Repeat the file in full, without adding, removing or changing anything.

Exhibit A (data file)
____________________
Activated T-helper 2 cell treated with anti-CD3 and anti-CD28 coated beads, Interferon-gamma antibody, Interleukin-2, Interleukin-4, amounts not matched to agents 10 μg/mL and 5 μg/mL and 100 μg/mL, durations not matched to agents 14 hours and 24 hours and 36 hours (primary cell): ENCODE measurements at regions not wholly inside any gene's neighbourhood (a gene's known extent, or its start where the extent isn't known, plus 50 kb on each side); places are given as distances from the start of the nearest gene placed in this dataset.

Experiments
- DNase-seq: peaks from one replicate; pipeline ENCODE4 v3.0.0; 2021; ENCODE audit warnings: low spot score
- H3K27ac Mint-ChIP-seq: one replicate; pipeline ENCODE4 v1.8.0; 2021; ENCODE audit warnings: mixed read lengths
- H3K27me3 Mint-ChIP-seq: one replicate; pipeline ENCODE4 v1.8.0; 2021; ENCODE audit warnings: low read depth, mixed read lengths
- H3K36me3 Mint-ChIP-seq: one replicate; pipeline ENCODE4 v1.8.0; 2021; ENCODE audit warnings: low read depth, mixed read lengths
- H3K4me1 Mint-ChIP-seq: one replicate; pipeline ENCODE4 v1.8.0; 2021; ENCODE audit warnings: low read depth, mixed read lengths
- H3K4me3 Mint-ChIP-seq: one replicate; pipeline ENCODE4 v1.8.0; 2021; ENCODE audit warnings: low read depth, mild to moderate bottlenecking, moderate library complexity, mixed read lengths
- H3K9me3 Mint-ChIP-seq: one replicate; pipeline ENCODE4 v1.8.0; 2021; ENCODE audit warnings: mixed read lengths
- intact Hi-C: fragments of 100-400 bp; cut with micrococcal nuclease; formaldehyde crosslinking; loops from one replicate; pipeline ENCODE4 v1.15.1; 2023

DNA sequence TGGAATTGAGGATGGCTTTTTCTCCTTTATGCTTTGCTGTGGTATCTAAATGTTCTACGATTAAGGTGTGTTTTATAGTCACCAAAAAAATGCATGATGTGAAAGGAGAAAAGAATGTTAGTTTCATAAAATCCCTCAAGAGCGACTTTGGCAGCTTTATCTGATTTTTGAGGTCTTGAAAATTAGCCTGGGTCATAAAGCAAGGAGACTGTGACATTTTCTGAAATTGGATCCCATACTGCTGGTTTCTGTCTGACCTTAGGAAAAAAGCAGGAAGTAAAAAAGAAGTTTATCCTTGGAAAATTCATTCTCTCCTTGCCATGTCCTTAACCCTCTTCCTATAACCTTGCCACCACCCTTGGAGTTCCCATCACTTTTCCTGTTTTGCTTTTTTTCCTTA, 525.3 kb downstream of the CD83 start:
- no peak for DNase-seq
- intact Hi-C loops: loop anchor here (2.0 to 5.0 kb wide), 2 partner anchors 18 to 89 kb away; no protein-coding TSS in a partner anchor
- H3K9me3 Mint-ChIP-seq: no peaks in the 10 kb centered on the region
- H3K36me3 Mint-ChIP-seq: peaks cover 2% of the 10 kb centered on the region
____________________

Activated T-helper 2 cell treated with anti-CD3 and anti-CD28 coated beads, Interferon-gamma antibody, Interleukin-2, Interleukin-4, amounts not matched to agents 10 μg/mL and 5 μg/mL and 100 μg/mL, durations not matched to agents 14 hours and 24 hours and 36 hours (primary cell): ENCODE measurements at regions not wholly inside any gene's neighbourhood (a gene's known extent, or its start where the extent isn't known, plus 50 kb on each side); places are given as distances from the start of the nearest gene placed in this dataset.

Experiments
- DNase-seq: peaks from one replicate; pipeline ENCODE4 v3.0.0; 2021; ENCODE audit warnings: low spot score
- H3K27ac Mint-ChIP-seq: one replicate; pipeline ENCODE4 v1.8.0; 2021; ENCODE audit warnings: mixed read lengths
- H3K27me3 Mint-ChIP-seq: one replicate; pipeline ENCODE4 v1.8.0; 2021; ENCODE audit warnings: low read depth, mixed read lengths
- H3K36me3 Mint-ChIP-seq: one replicate; pipeline ENCODE4 v1.8.0; 2021; ENCODE audit warnings: low read depth, mixed read lengths
- H3K4me1 Mint-ChIP-seq: one replicate; pipeline ENCODE4 v1.8.0; 2021; ENCODE audit warnings: low read depth, mixed read lengths
- H3K4me3 Mint-ChIP-seq: one replicate; pipeline ENCODE4 v1.8.0; 2021; ENCODE audit warnings: low read depth, mild to moderate bottlenecking, moderate library complexity, mixed read lengths
- H3K9me3 Mint-ChIP-seq: one replicate; pipeline ENCODE4 v1.8.0; 2021; ENCODE audit warnings: mixed read lengths
- intact Hi-C: fragments of 100-400 bp; cut with micrococcal nuclease; formaldehyde crosslinking; loops from one replicate; pipeline ENCODE4 v1.15.1; 2023

DNA sequence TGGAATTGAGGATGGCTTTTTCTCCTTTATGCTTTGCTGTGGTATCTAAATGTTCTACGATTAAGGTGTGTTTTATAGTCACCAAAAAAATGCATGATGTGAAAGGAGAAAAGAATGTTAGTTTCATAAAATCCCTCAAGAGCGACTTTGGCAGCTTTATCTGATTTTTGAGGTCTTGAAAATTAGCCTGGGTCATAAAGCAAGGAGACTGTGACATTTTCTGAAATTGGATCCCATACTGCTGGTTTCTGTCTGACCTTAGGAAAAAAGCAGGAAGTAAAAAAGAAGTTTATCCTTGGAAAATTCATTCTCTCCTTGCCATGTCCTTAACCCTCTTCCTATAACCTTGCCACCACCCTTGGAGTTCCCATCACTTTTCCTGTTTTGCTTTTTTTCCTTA, 525.3 kb downstream of the CD83 start:
- no peak for DNase-seq
- intact Hi-C loops: loop anchor here (2.0 to 5.0 kb wide), 2 partner anchors 18 to 89 kb away; no protein-coding TSS in a partner anchor
- H3K9me3 Mint-ChIP-seq: no peaks in the 10 kb centered on the region
- H3K36me3 Mint-ChIP-seq: peaks cover 2% of the 10 kb centered on the region